We also made two 6' plant supports for the circle garden at the back of the yard. (You can just see it in the distance through the arbor.)


Turtlehead, Chelone obliqua Height 60-90 cm Spread: 60-75 cm Full sun or part shade. Mine is in part shade. The clump is at least 5 years old and is quite sizeable.

Just before we take a closer look at the taller plant supports, let's pause to admire the Turtlehead flowers blooming just to the right of the arbor we will pass through. It is really amusing to watch bumblebees try to sandwich their little round bodies into these tight-lipped flowers.


I elected to paint these plant supports burgundy, which is the color of the shutters on our white house. Scrambling up the sides is a small bell-shaped clematis that bloomed a little over a month ago: 



A few other recent additions to this area of the garden:

I got this Rhododendron at a 50% off sale in late June. In a garden that tends to the messy, I love the compact shape and neat, glossy leaves. Rhododendron 'P.J. M.' Height: 150 cm, Spread: 150 cm. Full sun to part shade.

On the right a great foliage plant Caryopteris divaricata, 'Snow Fairy'. It has insignificant blue flowers and beautiful variegated foliage. Height: 60 cm and Spread: 60cm (very similar in size and shape to a small Spirea) Full sun to half shade.


This is a perennial Goldenrod new to the garden this year. I misplaced the plant tag, but feel pretty confident that it is Stiff Golden Rod, Solidago rigida

This is a skyscraper of a plant that is almost as tall as I am (120 cm)! Until I find it the perfect home, I have it in half-shade, but it would much prefer to be in full sun. As you can see, it tends to flop and requires staking.


Stiff Golden Rod, Solidago rigida


I hope your enjoying these first few days of fall.

I am going to link this post to May Dreams Gardens Garden Bloggers Bloom Day meme on the 15th of this month and also to Fishtail Cottage's Garden Party on Thursday. To see other pretty gardens, please click the links.

35 comments:

  1. Jennifer girl this is just so lovely !
    Your garden is beautiful .. rustic, and such a wonderful sanctuary. Touches of a "secret garden" with pathways and plantings. I love those wooden supports, so I will be watching for the "how to" post as well!
    I have Blue Fortune too and it is going on 12 years old .. I am amazed it is that old !
    The bouquet of flowers is so pretty .. I just love it : )
    We have horrible hot weather with this weird recent front that moved in yesterday morning .. huge thunder storm that happened with it too!
    I am waiting for the weekend for cooler weather to try and get in the garden again .. fingers crossed I get my missions done ! LOL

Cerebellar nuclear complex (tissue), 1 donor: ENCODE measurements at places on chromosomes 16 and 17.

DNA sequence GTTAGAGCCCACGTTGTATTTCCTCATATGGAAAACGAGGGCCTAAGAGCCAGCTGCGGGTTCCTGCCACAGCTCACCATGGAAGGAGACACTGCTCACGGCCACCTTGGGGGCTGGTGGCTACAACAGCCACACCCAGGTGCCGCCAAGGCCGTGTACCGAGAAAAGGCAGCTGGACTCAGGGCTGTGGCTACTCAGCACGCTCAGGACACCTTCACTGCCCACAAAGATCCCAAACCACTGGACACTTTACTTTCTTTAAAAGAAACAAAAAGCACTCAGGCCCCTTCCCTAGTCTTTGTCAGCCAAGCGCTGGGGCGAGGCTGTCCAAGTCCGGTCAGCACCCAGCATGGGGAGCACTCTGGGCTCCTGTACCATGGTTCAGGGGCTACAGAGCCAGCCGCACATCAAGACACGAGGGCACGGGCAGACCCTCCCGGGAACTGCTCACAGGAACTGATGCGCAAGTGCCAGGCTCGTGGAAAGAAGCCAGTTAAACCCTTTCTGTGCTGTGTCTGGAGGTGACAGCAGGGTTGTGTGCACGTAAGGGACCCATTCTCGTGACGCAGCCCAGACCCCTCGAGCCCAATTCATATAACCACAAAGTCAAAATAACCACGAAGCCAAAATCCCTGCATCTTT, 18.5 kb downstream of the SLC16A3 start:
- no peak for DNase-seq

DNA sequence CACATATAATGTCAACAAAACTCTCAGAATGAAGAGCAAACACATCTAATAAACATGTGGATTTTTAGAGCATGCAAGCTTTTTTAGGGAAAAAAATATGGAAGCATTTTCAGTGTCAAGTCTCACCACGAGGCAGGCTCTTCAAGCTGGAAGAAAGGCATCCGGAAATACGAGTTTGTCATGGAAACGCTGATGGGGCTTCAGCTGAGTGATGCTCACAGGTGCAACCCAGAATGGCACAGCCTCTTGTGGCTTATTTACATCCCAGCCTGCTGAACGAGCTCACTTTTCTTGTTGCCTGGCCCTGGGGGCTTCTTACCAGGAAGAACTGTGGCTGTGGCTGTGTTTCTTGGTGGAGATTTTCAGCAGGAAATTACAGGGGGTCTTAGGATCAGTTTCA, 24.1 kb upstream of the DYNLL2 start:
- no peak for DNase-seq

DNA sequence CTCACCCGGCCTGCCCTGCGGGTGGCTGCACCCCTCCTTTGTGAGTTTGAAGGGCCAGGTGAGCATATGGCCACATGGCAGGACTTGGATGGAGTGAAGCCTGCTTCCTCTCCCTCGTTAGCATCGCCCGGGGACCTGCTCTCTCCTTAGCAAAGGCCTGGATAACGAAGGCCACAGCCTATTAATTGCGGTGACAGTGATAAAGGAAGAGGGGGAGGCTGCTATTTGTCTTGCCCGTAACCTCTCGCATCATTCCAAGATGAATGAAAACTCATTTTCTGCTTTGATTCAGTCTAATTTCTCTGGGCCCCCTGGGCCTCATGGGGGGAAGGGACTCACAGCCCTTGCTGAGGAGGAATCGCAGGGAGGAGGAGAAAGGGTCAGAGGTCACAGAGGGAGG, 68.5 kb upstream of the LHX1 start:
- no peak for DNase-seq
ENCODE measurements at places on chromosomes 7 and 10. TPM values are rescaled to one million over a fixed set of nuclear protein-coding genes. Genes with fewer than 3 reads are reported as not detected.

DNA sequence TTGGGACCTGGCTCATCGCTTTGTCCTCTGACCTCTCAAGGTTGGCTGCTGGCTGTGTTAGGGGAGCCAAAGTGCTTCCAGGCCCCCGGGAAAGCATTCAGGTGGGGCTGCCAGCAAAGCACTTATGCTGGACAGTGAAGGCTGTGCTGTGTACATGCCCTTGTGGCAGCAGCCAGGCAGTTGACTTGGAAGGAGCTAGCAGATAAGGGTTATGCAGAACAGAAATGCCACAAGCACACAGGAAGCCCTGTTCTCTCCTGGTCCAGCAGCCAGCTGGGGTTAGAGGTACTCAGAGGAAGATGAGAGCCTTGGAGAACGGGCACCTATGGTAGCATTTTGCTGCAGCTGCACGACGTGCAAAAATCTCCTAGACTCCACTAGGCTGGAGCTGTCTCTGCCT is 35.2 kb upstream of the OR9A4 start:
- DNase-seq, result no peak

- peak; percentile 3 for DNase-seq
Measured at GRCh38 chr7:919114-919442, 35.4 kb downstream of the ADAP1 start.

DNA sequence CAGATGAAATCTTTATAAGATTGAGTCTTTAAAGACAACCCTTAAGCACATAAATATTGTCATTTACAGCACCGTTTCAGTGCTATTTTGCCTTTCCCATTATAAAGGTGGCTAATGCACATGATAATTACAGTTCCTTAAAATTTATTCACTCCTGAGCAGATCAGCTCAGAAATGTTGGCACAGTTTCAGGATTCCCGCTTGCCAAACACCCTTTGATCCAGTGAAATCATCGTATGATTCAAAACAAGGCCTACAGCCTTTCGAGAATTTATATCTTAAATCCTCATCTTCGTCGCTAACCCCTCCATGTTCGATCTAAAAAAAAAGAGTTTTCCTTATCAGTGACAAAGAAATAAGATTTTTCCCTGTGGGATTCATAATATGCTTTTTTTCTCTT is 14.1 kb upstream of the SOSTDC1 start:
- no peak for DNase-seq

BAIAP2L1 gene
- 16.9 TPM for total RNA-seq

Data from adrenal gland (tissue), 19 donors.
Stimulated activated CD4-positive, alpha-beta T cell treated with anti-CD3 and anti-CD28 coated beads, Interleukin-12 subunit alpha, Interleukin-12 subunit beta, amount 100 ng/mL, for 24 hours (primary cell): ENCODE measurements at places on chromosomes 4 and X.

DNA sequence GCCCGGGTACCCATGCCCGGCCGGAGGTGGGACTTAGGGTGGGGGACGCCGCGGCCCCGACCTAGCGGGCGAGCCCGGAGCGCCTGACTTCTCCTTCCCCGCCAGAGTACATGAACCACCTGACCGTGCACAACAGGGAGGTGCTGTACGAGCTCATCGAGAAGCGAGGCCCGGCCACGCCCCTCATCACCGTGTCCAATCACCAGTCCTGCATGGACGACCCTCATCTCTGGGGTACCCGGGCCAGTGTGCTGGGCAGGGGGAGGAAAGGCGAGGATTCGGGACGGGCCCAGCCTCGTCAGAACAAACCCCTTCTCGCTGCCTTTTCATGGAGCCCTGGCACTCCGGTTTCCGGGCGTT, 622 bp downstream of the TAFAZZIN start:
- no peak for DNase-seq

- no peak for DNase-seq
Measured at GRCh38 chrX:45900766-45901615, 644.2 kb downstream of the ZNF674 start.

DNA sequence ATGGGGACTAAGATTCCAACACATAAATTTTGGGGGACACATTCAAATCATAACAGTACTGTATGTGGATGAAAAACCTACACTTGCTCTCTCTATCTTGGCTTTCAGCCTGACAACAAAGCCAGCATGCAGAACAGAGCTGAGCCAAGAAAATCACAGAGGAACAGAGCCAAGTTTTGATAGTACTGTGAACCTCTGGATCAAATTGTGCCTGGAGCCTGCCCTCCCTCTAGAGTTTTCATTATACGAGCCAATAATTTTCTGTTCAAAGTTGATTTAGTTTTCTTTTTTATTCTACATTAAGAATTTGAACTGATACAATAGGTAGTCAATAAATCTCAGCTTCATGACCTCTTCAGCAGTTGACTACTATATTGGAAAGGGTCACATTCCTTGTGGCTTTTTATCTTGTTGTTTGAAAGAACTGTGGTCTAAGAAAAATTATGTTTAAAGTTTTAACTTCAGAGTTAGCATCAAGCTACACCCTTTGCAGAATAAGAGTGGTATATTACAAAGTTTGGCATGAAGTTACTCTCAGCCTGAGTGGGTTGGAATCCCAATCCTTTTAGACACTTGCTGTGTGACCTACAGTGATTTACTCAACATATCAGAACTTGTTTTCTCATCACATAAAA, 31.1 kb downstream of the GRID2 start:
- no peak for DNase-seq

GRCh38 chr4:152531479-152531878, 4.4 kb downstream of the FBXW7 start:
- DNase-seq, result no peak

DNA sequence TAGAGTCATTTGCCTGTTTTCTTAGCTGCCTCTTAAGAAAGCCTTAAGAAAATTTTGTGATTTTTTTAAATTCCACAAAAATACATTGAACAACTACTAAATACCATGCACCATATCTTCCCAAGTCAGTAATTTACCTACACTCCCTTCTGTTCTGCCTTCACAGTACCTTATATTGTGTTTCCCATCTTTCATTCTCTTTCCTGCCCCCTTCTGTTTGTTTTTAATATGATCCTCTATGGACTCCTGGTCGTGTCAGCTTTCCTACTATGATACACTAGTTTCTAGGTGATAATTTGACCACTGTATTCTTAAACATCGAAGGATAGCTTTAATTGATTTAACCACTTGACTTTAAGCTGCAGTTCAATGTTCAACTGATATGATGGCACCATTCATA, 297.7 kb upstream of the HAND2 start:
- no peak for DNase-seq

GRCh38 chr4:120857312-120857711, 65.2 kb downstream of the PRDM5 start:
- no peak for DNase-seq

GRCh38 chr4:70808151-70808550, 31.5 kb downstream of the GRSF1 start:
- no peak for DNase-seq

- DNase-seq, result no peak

Gorgeous pictures and lovely post !
    Joy : )

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  2. I love your new seating area! I think it's lovely the way it is, but I understand about the mosquitos--I'm sure you'll actually sit here more often if you don't have to worry about swatting them away. Your whole back garden is absolutely beautiful! And yes, yes, I'd love a tutorial for building those tutuers! I pinned something similar to my Pinterest board, but haven't looked at the website to see if it's too complicated for me to do.

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  3. A great tour of your garden -- I have long wondered what your space looks like. It is lovely, with the seating area, and the arbor that invites you to walk through, and your mix of plants that combine so beautifully. I have that caryopteris divaricata Snow Fairy and in addition to its pop of bright variegated foliage, the leaves stink to high heaven -- very fragrant but sharp!

    What a serene space you have created. I know what you mean about keeping plans in your head all the time -- you can see your future gazebo and future ideas, and we can see the present cool and shady garden you have.

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  4. Your garden is beautiful. I don't think there is enough said about the challenge of creating a garden where mosquitoes are so prevalent. It sounds like you've found a good temporary solution for enjoying your garden, and a screened enclosure sounds like a very good idea. Of course, you're still faced with slapping on the the repellent when you want to work in the garden!

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  5. It looks like such a peaceful area to sit, and I think a gazebo will fit in perfectly. There is always so much to enjoy in your garden. Yes please, to a tutorial.